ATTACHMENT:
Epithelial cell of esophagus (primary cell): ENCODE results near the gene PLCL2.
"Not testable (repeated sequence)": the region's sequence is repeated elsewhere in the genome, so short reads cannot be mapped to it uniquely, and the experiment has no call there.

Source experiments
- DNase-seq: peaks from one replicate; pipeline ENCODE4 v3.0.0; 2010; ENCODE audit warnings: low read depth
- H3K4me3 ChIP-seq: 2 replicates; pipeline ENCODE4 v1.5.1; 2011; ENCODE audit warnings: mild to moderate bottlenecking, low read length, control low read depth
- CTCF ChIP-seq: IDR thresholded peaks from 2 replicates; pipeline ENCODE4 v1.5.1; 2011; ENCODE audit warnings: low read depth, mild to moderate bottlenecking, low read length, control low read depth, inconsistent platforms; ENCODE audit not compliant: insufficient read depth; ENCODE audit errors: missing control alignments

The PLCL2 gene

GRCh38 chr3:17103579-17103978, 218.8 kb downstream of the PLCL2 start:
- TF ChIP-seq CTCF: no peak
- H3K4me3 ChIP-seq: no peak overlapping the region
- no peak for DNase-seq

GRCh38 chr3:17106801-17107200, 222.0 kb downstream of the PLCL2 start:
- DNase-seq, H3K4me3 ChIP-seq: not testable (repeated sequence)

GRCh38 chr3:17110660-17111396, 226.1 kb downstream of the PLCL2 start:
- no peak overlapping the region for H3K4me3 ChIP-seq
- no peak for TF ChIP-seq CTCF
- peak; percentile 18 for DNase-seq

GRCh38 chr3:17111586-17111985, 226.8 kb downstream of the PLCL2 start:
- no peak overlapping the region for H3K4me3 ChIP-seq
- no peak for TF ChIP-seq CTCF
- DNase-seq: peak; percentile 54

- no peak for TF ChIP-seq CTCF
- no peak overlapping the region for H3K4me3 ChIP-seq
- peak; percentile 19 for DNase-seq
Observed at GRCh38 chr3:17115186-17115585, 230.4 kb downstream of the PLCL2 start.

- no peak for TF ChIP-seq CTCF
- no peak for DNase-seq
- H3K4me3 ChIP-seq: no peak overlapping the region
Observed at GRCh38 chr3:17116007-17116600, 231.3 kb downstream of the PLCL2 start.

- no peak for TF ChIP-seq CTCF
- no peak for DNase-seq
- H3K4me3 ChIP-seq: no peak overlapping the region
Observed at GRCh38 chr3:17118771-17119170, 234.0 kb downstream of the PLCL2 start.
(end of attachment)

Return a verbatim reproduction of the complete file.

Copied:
Epithelial cell of esophagus (primary cell): ENCODE results near the gene PLCL2.
"Not testable (repeated sequence)": the region's sequence is repeated elsewhere in the genome, so short reads cannot be mapped to it uniquely, and the experiment has no call there.

Source experiments
- DNase-seq: peaks from one replicate; pipeline ENCODE4 v3.0.0; 2010; ENCODE audit warnings: low read depth
- H3K4me3 ChIP-seq: 2 replicates; pipeline ENCODE4 v1.5.1; 2011; ENCODE audit warnings: mild to moderate bottlenecking, low read length, control low read depth
- CTCF ChIP-seq: IDR thresholded peaks from 2 replicates; pipeline ENCODE4 v1.5.1; 2011; ENCODE audit warnings: low read depth, mild to moderate bottlenecking, low read length, control low read depth, inconsistent platforms; ENCODE audit not compliant: insufficient read depth; ENCODE audit errors: missing control alignments

The PLCL2 gene

GRCh38 chr3:17103579-17103978, 218.8 kb downstream of the PLCL2 start:
- TF ChIP-seq CTCF: no peak
- H3K4me3 ChIP-seq: no peak overlapping the region
- no peak for DNase-seq

GRCh38 chr3:17106801-17107200, 222.0 kb downstream of the PLCL2 start:
- DNase-seq, H3K4me3 ChIP-seq: not testable (repeated sequence)

GRCh38 chr3:17110660-17111396, 226.1 kb downstream of the PLCL2 start:
- no peak overlapping the region for H3K4me3 ChIP-seq
- no peak for TF ChIP-seq CTCF
- peak; percentile 18 for DNase-seq

GRCh38 chr3:17111586-17111985, 226.8 kb downstream of the PLCL2 start:
- no peak overlapping the region for H3K4me3 ChIP-seq
- no peak for TF ChIP-seq CTCF
- DNase-seq: peak; percentile 54

- no peak for TF ChIP-seq CTCF
- no peak overlapping the region for H3K4me3 ChIP-seq
- peak; percentile 19 for DNase-seq
Observed at GRCh38 chr3:17115186-17115585, 230.4 kb downstream of the PLCL2 start.

- no peak for TF ChIP-seq CTCF
- no peak for DNase-seq
- H3K4me3 ChIP-seq: no peak overlapping the region
Observed at GRCh38 chr3:17116007-17116600, 231.3 kb downstream of the PLCL2 start.

- no peak for TF ChIP-seq CTCF
- no peak for DNase-seq
- H3K4me3 ChIP-seq: no peak overlapping the region
Observed at GRCh38 chr3:17118771-17119170, 234.0 kb downstream of the PLCL2 start.